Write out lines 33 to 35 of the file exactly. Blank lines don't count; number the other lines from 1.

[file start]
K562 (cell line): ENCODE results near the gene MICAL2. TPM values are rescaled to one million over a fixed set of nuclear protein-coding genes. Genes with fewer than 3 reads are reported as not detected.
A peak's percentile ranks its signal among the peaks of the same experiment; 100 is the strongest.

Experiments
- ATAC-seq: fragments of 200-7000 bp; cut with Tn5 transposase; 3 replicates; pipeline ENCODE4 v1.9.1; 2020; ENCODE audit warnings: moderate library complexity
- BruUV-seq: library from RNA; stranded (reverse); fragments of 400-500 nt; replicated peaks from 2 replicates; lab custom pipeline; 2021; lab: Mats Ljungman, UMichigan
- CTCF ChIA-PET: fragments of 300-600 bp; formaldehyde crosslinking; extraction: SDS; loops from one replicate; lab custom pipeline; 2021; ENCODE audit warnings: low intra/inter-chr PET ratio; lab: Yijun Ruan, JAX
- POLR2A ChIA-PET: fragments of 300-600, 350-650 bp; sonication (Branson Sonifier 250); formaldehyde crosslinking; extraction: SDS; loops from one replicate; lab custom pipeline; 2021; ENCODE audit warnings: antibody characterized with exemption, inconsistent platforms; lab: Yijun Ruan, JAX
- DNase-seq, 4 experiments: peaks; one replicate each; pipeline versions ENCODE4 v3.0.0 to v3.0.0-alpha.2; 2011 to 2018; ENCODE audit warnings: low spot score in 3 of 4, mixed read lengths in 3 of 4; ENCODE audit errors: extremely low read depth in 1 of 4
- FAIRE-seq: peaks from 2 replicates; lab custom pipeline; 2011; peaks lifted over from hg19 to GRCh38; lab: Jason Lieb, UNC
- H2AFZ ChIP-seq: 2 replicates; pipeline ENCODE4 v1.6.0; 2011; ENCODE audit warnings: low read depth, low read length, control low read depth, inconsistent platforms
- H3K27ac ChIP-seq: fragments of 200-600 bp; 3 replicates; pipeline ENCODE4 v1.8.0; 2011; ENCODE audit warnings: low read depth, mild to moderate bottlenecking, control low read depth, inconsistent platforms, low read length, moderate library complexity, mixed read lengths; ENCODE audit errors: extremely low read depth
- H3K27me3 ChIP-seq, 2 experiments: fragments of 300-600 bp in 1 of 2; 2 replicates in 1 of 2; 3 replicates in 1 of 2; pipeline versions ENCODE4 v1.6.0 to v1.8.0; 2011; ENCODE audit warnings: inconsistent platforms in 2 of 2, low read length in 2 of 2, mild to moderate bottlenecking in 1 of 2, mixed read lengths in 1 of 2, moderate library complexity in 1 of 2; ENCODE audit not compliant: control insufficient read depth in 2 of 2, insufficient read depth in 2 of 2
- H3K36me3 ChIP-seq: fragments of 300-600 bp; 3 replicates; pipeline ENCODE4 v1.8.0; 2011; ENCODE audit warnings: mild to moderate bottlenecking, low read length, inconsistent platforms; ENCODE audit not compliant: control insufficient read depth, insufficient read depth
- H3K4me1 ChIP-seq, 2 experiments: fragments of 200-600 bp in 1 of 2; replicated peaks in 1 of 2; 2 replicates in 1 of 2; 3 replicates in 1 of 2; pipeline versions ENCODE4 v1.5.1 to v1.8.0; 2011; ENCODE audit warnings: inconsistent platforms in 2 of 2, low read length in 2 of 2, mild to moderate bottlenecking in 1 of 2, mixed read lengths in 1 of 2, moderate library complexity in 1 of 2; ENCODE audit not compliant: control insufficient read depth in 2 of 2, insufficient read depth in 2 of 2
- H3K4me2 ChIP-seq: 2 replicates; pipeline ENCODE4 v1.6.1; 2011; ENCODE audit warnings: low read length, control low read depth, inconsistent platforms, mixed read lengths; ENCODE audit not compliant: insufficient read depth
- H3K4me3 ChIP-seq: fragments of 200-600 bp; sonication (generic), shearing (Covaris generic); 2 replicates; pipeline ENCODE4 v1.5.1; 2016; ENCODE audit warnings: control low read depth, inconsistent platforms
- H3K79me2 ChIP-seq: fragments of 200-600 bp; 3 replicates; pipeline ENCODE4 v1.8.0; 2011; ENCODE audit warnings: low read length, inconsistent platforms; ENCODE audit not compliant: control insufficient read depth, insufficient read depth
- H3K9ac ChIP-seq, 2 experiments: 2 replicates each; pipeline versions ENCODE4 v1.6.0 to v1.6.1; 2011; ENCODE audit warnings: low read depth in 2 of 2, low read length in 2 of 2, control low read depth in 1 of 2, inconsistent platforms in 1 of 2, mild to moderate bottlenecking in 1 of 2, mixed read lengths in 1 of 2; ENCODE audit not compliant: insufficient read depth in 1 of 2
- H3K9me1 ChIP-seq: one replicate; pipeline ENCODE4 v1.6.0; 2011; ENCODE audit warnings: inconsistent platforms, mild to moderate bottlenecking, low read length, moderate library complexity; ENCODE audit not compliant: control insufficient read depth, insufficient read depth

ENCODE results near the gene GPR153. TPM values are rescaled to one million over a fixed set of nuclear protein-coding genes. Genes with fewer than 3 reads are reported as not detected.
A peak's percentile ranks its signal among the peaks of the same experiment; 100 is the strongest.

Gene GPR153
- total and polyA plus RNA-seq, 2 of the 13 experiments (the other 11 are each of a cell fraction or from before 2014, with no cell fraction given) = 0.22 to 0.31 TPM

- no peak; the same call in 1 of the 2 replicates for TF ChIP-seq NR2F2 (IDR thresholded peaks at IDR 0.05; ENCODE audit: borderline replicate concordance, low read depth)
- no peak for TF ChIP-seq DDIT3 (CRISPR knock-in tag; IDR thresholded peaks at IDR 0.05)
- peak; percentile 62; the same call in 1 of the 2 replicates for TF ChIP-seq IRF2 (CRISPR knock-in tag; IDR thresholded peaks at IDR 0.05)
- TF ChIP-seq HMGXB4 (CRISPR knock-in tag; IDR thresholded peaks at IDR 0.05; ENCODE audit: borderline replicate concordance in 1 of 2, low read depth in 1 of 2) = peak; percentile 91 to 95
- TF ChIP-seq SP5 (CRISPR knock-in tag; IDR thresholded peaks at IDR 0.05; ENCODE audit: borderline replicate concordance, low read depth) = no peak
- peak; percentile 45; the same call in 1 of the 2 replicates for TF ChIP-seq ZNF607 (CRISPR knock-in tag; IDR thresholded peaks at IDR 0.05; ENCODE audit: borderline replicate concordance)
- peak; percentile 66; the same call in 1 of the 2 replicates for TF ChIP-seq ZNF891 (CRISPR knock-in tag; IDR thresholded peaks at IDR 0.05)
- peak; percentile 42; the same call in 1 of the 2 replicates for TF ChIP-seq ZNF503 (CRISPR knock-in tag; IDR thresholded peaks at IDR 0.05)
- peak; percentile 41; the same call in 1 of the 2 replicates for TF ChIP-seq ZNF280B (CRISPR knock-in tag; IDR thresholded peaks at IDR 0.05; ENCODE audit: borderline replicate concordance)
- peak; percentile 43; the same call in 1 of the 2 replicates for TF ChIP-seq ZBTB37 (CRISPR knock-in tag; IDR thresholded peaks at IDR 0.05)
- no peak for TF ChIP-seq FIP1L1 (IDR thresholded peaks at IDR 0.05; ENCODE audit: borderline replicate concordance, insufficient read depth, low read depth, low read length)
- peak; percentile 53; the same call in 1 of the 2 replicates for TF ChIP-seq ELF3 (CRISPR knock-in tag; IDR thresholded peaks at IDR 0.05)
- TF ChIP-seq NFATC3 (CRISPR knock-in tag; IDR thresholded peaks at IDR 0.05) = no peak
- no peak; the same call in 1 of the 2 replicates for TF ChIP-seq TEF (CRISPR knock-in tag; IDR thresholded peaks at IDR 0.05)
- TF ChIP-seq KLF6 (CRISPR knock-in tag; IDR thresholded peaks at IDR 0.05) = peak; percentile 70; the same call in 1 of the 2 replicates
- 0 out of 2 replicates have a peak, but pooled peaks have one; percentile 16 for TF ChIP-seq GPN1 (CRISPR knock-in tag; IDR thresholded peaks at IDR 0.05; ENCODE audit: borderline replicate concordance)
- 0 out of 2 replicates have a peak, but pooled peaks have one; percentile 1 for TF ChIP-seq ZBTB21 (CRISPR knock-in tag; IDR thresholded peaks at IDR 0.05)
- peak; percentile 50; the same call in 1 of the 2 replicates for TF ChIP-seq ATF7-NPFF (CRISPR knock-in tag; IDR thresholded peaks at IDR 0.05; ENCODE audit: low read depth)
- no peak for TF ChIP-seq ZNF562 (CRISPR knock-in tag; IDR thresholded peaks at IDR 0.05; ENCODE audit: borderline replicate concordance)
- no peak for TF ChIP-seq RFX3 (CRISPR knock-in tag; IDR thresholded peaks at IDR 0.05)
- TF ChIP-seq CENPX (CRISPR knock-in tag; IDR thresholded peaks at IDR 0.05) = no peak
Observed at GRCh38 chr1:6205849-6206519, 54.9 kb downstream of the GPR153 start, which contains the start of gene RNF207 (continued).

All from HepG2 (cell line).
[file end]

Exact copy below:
- peak; percentile 43; the same call in 1 of the 2 replicates for TF ChIP-seq ZBTB37 (CRISPR knock-in tag; IDR thresholded peaks at IDR 0.05)
- no peak for TF ChIP-seq FIP1L1 (IDR thresholded peaks at IDR 0.05; ENCODE audit: borderline replicate concordance, insufficient read depth, low read depth, low read length)
- peak; percentile 53; the same call in 1 of the 2 replicates for TF ChIP-seq ELF3 (CRISPR knock-in tag; IDR thresholded peaks at IDR 0.05)